The opening of the museum of Holy Virgin Mary Russian Orthodox Cathedral (Orthodox Church in America) started with an exhibit, "Outlook on Life: Several Generations of the Russian Noble Family Golitsyn," which took place on July 15, 2018.

This exhibit became inaugural in the newly opened museum at the cathedral. Rector of the Cathedral Father Nazari Polataiko allocated one of the halls for the museum, where the display is held. The hall is quite spacious and gathered about 50 people for the opening of a unique exhibit.

Among the sponsors of the exhibit there were the Parish Council and public organizations, such as the Russian Children's Aid Society, Western American Department of the Russian Imperial Union and Russian Noble Assembly, as well as the Department of the Congress of Russian Americans.

The Golitsyn noble family is directly connected with the life of this parish, moreover this year there are two anniversaries: the 70th anniversary of the death of Princess Lyubov Vladimirovna Golitsyna and the 85th anniversary of the founding of the Department of Russian Children Aid Society. It should be noted right away that the society was recently renamed and re-registered and is now called Russian Children's Aid Society in memory of Princess Golitsyna.

The Golitsyn noble family, descending from the Grand Duke of Lithuania, Gedimin, grew into more than 15 branches by the beginning of the 20th century. For many centuries representatives of this noble name distinguished themselves in many spheres of the public, political, military and charitable life of the Russian Empire. They made the history of Russia by faithfully and loyally serving the tsars and emperors.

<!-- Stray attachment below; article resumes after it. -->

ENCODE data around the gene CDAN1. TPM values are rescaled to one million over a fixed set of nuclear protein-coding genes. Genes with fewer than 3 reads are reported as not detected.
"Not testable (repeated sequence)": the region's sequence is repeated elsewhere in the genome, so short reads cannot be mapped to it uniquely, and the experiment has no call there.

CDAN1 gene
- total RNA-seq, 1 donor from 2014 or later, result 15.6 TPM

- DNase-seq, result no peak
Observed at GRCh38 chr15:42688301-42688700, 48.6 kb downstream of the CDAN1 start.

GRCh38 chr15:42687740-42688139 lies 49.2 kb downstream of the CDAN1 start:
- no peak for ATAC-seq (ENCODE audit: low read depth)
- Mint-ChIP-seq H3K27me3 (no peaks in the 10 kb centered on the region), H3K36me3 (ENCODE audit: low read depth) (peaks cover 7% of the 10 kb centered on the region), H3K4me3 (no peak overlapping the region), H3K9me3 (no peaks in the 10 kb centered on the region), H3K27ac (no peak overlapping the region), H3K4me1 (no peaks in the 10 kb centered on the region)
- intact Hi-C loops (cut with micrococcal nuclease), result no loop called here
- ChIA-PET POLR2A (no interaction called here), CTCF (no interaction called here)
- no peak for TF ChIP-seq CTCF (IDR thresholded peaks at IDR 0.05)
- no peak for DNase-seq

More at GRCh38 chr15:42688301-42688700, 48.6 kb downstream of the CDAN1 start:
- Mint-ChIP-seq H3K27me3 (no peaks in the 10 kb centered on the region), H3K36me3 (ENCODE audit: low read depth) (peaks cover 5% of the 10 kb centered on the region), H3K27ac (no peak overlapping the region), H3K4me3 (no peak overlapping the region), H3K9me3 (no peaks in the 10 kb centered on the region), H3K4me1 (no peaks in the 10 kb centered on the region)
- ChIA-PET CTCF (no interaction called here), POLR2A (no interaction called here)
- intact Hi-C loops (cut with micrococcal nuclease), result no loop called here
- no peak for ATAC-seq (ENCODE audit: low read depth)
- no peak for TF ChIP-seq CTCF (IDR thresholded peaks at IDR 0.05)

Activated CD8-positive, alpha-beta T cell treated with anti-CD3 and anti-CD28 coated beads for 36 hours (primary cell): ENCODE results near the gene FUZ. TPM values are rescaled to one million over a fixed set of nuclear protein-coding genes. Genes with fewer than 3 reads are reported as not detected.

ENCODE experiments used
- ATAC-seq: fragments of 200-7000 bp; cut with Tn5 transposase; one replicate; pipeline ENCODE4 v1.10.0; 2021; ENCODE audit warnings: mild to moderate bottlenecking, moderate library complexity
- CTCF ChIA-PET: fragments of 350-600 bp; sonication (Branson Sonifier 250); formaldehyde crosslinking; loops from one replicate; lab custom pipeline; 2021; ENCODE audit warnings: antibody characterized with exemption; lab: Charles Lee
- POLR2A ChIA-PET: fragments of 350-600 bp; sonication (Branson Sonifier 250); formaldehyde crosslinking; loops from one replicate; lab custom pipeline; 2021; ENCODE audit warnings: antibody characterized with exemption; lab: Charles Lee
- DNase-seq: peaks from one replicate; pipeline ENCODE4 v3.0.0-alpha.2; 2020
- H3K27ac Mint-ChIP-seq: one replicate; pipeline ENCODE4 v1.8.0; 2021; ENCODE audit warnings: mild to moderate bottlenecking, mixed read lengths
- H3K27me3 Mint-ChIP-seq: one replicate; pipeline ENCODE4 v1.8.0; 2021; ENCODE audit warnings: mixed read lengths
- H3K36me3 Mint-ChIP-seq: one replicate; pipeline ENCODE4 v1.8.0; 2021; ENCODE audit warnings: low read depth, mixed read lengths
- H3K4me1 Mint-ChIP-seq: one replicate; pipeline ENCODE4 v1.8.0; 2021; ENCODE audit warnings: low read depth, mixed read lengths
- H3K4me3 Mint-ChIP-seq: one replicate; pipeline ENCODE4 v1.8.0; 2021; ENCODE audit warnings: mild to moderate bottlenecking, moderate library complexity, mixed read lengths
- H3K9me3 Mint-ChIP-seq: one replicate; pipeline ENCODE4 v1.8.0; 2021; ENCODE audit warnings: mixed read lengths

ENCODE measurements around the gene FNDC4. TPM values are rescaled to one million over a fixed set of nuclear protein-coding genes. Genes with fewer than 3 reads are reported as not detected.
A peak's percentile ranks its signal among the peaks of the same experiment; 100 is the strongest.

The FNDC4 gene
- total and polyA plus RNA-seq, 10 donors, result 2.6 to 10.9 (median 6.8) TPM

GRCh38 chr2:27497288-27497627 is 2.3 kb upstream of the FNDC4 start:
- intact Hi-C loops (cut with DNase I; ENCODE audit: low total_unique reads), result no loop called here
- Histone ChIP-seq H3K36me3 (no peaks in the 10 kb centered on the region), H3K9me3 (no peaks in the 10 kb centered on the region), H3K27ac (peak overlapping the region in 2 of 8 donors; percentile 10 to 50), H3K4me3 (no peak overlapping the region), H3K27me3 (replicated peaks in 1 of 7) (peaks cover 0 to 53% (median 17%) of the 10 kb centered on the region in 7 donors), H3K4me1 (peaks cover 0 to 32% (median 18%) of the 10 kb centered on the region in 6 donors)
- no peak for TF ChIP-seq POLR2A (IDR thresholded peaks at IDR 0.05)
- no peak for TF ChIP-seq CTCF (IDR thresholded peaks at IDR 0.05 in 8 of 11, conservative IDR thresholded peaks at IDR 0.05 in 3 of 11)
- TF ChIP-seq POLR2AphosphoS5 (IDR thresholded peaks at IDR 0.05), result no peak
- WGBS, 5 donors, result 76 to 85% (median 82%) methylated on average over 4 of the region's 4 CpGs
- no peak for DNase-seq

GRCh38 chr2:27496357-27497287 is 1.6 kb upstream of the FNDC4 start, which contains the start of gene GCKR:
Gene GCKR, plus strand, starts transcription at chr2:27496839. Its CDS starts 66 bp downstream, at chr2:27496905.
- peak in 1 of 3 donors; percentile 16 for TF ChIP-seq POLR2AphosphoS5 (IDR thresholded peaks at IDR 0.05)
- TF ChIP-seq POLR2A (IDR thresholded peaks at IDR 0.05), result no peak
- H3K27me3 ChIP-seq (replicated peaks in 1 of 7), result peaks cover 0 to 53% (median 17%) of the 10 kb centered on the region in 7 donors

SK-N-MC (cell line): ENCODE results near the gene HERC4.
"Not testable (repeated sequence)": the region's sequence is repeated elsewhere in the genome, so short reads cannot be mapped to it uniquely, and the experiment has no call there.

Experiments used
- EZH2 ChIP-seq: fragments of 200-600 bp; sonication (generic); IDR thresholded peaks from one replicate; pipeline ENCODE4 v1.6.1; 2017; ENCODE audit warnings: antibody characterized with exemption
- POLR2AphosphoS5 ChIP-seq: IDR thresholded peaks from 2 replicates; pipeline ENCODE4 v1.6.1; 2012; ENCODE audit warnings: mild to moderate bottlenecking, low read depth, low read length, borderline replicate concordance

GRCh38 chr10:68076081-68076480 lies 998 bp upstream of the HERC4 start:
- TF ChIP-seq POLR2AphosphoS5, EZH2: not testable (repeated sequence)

The history of the Golitsyn noble family, which is told at the exhibition, began with Prince Vladimir Mikhailovich Golitsyn (1847-1932) who in 1887 became the governor of Moscow. The first telephone exchange appeared, the water supply system was improved, and the Moscow subway system was developed under his direction.

His son, Prince Alexander Golitsyn (1876-1951), entered the medical faculty and became a doctor, worked in city hospitals and opened a clinic in Petrovskoe Estate, which belonged to his family. Alexander married Lyubov Vladimirovna Glebova (1882-1948), from the old Russian family Glebovy Streshnevy.

Having survived the revolution, the civil war, and the horror of terror, the family of Alexander and Lyubov Golitsyn, with the children Olga, Marina, Natalia, Georgi and Alexander, were pushed out of Russia, first to China, and then in the 1920s with the help of the Red Cross, to the USA. The family settled in Los Angeles, where Lyubov Vladimirovna and Alexander Vladimirovich became founders of Holy Virgin Mary Russian Orthodox Cathedral. Prince Alexander Vladimirovich, upon his arrival in Los Angeles, opened a medical office where many Russian emmigrants were treated, among them the famous composer Sergei Vasilyevich Rachmaninov.

Their son Alexander (1908-2005), having graduated from University of Washington, arrived in Los Angeles, where a friend of the Golitsyn family and the first warden of Holy Virgin Mary Russian Orthodox Cathedral, famous cinema artist Alexander Tolubeyev helped him with work at Universal Studios. From this moment and for several decades, Prince Alexander A. Golitsyn is a significant figure in the Hollywood beau monde, for his work he was awarded an "Oscar" three times, twice he was elected to serve on the board of directors of the American Film Academy. In 1965, he was appointed to design a stage for the 38th Oscar awards ceremony, his name was included in the Cinema Artists’ Guild, he took part in more than 340 movies. His sister Natalia also became a star of the movie screen, starring in movies with such stars as Rudolph Valentino and Charlie Chaplin.